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Question, Please help..

Discussion in 'Network+' started by hoss6800, Apr 16, 2007.

  1. hoss6800

    hoss6800 Bit Poster

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    Hi,
    workstations 1-10 are in a network connected to each other in physical star, logical bus. If the cable connected to workstation 2 fail to work, what is going to happen?

    I am a bit confused when I come across senarios like this one. Since all my knowledge are based on readign and i haven't done any practical work on network i get confused. Is it the physical topology i have to be concentrating on or the logical links.

    I some one could explain this to me, I would be very grateful.

    Thanks
     
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  2. Mr.Cheeks

    Mr.Cheeks 1st ever Gold Member! Gold Member

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    anybody???
     
  3. Fergal1982

    Fergal1982 Petabyte Poster

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    now i could be wrong here, but as i understand it, the star formation is basically all the PCs connected to a HUB/Switch/router. In this case, if the cable between the hub and workstation2 fails, the only thing that will happen is that you lose connectivity on ws2. All other machines should have no issues.

    Im sure someone else will come along soon and either corroborate me, or show me up. one or the other.
     
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  4. Tinus1959

    Tinus1959 Gigabyte Poster

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    Back in the old days you had hubs for ethernet with coaxial cable. Ethernet uses a bus structure. No matter who the physical systems are connected, the logical structure stays a logical bus.
    Think of token ring. This is a physical star (with a MAU or SMAU) but is a logical ring.
    When in a star configuration one cable is broken, only that workstation is disconnected. The rest will keep on working.
     
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  5. hoss6800

    hoss6800 Bit Poster

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    Hi,
    Thanks for your replies.
    So I just want to make sure i got this right, If any thing goes rong in this type of cases, I have to concentrate on the physical connection and just ignore the logical communication. So for our question, it doesn't matter if the logical link is bus or whatever, since physical connection is star, only WS2 is going to suffer and rest of WSs will be alright.

    Thanks angain guys
    hoss
     
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  6. r.h.lee

    r.h.lee Gigabyte Poster

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    hoss6800,

    This is a question to determine if you understand LAN technologies. Here's a short list of LAN technologies:
    1. 10Base2/10Base5
      • Logical Bus
      • Physical Bus
    2. 10BaseT
      • Logical Bus
      • Physical Star
    3. 100BaseTX
      • Logical Star
      • Physical Star

    So given your scenario, what kind of technology is involved?
     
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  7. Tinus1959

    Tinus1959 Gigabyte Poster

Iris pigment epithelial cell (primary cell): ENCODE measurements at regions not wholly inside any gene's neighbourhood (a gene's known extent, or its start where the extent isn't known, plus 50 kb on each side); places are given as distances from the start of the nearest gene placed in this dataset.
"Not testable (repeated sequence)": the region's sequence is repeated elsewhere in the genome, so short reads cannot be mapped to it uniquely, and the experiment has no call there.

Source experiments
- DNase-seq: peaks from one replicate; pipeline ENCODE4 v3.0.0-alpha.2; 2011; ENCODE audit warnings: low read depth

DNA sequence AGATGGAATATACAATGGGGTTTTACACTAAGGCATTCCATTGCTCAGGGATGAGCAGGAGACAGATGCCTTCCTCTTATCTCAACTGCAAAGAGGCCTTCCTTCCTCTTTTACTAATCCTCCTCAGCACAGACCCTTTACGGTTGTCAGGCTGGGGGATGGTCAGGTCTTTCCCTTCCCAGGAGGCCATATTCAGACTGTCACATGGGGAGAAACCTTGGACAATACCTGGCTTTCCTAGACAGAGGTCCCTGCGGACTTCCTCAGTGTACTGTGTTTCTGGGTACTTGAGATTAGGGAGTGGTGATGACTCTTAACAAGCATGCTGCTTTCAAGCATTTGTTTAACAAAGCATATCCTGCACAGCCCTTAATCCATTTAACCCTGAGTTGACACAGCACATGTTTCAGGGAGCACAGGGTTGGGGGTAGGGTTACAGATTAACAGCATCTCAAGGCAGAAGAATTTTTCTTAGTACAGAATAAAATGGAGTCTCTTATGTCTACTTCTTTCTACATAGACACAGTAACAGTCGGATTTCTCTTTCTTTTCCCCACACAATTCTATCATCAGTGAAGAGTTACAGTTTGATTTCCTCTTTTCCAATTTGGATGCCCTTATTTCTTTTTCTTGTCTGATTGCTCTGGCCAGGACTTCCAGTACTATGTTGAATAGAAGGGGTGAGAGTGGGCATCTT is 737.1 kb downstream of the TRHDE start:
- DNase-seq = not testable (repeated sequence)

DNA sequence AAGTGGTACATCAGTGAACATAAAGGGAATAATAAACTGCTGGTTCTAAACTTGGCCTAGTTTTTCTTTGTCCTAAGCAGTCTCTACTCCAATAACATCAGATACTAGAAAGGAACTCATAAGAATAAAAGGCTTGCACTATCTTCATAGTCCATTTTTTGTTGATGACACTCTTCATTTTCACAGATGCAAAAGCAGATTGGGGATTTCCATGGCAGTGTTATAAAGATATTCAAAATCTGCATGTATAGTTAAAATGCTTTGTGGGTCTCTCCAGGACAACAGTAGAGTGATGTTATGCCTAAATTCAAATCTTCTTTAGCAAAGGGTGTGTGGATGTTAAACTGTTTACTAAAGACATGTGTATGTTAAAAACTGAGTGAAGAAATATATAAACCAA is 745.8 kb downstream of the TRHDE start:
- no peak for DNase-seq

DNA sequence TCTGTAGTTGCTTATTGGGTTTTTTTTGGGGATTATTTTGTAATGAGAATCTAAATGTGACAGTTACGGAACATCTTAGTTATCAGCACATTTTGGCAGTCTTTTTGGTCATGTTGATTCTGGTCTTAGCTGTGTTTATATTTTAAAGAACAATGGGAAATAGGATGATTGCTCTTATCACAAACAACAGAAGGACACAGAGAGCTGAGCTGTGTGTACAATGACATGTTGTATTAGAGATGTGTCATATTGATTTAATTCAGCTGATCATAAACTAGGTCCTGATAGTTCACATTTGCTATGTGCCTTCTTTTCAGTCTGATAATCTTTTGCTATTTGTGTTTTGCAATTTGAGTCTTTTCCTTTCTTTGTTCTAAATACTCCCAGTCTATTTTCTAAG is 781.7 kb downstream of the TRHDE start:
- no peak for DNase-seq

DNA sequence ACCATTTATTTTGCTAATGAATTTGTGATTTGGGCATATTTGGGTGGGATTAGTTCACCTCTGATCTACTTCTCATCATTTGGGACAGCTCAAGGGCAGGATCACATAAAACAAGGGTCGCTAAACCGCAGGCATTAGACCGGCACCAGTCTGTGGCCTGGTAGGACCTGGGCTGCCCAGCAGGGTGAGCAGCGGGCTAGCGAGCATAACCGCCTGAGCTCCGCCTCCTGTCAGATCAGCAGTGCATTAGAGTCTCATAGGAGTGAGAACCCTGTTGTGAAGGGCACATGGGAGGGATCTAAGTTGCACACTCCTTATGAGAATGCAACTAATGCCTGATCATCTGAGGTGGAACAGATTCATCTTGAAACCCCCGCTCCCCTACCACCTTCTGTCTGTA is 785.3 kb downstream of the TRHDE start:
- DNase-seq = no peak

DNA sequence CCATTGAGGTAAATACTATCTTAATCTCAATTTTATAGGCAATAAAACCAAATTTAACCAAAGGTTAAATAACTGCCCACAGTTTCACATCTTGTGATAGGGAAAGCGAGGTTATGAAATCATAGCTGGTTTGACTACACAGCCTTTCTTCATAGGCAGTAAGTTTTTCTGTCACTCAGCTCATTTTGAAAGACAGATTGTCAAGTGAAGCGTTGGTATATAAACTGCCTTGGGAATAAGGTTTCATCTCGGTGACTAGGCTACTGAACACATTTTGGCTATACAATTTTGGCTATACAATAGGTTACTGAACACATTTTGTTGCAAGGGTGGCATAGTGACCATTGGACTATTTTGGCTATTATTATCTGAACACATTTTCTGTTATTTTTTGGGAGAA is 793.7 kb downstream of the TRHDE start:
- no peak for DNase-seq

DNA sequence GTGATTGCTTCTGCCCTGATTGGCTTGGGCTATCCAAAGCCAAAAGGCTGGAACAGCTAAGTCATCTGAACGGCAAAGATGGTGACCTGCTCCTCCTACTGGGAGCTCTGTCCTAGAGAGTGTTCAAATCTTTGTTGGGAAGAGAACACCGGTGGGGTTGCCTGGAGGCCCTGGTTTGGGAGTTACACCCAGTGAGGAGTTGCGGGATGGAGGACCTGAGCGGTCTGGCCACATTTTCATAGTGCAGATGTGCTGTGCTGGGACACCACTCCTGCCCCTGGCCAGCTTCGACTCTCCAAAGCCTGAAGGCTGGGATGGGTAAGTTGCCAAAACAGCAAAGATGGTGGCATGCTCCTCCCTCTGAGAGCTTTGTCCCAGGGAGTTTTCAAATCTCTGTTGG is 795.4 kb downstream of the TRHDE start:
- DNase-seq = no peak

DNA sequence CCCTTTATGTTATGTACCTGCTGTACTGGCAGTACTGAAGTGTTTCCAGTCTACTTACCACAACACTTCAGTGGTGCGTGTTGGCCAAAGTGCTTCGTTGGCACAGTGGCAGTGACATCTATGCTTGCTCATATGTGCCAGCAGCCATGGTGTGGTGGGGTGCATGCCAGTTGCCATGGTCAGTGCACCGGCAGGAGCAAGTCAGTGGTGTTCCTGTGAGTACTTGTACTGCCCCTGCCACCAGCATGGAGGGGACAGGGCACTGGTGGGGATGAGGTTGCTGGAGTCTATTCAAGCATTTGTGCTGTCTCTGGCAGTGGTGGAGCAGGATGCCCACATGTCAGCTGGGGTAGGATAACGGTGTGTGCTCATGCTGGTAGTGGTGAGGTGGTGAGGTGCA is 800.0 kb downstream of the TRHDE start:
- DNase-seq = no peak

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    Not nessecarily. As I said, you could also have a hub and spoke configuration using 10base2.
     
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  8. NetEyeBall

    NetEyeBall Kilobyte Poster

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    A type of network topology in which the central nodes of one or more individual networks that are based upon the physical star topology are connected together using a common 'bus' network whose physical topology is based upon the physical linear bus topology, the endpoints of the common 'bus' being terminated with the characteristic impedance of the transmission medium where required – e.g., two or more hubs connected to a common backbone with drop cables through the port on the hub that is provided for that purpose (e.g., a properly configured 'uplink' port) would comprise the physical bus portion of the physical star-bus topology, while each of the individual hubs, combined with the individual nodes which are connected to them, would comprise the physical star portion of the physical star-bus topology.

    http://en.wikipedia.org/wiki/Network_topology


    Is this what you are talking about?

    If so the hosts are each connected to a access switch port on a switch in a star format. The switch is then connected (sometimes called uplink or ether-channel or port-channel) to another access switch forming a star-bus. That switch then also can connect other hosts in a star.

    Lets say host A is connected to switch A. Host B is connected to switch B. Switch A and B are connected. If the link between host A and Switch A goes down. Then Host B can communicate to Switch A but not Host A.

    Now lets say that link didn't go down. But instead the link or links between Switch A and B goes down. Host A can communicate to Switch A but not to Switch B or Host B.
     
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  9. Headache

    Headache Gigabyte Poster

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    Yeah, I think since the question mentions that "the cable failed to work" as opposed to "link failed to work". That makes it a physical layer problem. If the question had said "the link to WC2 failed to work", then the problem could have been either physical or logical (or both).

    It's an interesting question though. How do you create a logical bus topology out of a physical star topology ? I'm thinking maybe Vlans, EtherChannel, Frame-relay ?
     
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